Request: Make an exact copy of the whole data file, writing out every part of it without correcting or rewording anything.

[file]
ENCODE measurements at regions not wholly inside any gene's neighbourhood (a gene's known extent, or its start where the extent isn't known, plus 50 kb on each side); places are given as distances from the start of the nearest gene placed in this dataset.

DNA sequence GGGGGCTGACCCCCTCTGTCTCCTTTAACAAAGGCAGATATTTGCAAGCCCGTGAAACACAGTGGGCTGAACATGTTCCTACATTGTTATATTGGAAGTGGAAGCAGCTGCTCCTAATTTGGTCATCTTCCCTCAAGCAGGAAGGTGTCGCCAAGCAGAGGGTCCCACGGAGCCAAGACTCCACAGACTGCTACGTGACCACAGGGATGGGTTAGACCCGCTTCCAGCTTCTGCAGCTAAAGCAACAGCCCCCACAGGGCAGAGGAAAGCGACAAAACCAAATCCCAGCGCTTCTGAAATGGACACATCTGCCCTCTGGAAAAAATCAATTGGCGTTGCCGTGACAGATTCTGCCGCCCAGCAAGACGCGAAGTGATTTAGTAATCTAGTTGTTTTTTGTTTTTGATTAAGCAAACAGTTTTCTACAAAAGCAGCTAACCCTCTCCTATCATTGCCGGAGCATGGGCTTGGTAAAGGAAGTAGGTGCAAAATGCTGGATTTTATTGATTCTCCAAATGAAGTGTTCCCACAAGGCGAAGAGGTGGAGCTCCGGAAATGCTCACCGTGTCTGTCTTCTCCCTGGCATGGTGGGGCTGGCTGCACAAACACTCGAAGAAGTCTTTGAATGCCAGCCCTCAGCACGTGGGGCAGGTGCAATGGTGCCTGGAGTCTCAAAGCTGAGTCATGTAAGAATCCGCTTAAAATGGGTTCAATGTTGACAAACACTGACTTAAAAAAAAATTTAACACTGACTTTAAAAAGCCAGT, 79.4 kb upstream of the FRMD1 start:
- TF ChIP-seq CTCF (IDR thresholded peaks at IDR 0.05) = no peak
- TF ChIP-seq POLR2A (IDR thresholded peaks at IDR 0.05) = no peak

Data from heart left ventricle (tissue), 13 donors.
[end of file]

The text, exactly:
ENCODE measurements at regions not wholly inside any gene's neighbourhood (a gene's known extent, or its start where the extent isn't known, plus 50 kb on each side); places are given as distances from the start of the nearest gene placed in this dataset.

DNA sequence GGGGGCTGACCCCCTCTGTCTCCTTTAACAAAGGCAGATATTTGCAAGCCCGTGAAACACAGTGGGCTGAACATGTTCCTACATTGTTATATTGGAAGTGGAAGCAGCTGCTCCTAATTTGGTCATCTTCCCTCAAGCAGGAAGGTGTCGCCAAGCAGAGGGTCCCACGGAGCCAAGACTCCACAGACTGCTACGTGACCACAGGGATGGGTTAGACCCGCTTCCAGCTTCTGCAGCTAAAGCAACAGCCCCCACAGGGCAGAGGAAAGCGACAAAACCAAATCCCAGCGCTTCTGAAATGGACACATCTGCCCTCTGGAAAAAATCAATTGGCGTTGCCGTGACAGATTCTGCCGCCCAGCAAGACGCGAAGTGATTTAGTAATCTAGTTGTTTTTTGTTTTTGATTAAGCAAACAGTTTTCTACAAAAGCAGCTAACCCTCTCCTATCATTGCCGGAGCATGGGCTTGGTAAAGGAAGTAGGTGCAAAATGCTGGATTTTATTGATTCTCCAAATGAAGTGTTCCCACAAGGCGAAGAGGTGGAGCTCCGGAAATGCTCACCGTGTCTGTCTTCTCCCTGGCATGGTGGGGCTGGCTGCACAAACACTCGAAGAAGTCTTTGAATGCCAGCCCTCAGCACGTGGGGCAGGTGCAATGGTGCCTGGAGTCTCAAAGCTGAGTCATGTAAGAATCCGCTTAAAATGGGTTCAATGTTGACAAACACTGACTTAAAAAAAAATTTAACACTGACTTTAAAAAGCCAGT, 79.4 kb upstream of the FRMD1 start:
- TF ChIP-seq CTCF (IDR thresholded peaks at IDR 0.05) = no peak
- TF ChIP-seq POLR2A (IDR thresholded peaks at IDR 0.05) = no peak

Data from heart left ventricle (tissue), 13 donors.